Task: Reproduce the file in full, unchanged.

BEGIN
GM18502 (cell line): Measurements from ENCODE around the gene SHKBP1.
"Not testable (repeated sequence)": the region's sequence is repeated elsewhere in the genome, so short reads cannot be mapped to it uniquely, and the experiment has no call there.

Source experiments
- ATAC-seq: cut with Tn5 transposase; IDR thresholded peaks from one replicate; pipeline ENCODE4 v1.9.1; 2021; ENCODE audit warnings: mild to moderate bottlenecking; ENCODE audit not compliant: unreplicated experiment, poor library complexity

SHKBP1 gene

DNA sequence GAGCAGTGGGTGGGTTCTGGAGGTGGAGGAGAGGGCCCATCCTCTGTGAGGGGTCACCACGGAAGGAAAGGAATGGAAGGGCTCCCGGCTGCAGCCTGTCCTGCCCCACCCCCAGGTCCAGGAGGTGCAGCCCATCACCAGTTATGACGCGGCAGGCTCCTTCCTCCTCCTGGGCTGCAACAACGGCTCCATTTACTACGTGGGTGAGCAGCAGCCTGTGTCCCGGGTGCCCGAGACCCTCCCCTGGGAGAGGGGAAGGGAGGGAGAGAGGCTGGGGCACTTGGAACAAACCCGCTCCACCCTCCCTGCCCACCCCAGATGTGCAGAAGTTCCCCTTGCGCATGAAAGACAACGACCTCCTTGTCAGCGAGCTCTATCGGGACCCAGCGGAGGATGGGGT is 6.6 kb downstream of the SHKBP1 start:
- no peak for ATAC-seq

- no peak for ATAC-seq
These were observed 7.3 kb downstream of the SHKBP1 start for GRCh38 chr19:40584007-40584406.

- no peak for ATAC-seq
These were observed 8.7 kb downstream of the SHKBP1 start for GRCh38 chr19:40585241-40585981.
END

GM18502 (cell line): Measurements from ENCODE around the gene SHKBP1.
"Not testable (repeated sequence)": the region's sequence is repeated elsewhere in the genome, so short reads cannot be mapped to it uniquely, and the experiment has no call there.

Source experiments
- ATAC-seq: cut with Tn5 transposase; IDR thresholded peaks from one replicate; pipeline ENCODE4 v1.9.1; 2021; ENCODE audit warnings: mild to moderate bottlenecking; ENCODE audit not compliant: unreplicated experiment, poor library complexity

SHKBP1 gene

DNA sequence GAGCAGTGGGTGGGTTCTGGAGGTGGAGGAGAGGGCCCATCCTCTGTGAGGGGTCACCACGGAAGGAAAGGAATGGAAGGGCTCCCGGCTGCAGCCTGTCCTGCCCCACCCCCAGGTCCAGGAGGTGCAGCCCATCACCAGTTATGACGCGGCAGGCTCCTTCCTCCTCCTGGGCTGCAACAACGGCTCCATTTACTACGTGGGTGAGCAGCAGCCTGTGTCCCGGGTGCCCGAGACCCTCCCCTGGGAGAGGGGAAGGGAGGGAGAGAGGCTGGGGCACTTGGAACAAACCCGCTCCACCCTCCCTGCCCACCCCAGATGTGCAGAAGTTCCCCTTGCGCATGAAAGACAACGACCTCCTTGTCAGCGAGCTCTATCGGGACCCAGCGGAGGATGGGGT is 6.6 kb downstream of the SHKBP1 start:
- no peak for ATAC-seq

- no peak for ATAC-seq
These were observed 7.3 kb downstream of the SHKBP1 start for GRCh38 chr19:40584007-40584406.

- no peak for ATAC-seq
These were observed 8.7 kb downstream of the SHKBP1 start for GRCh38 chr19:40585241-40585981.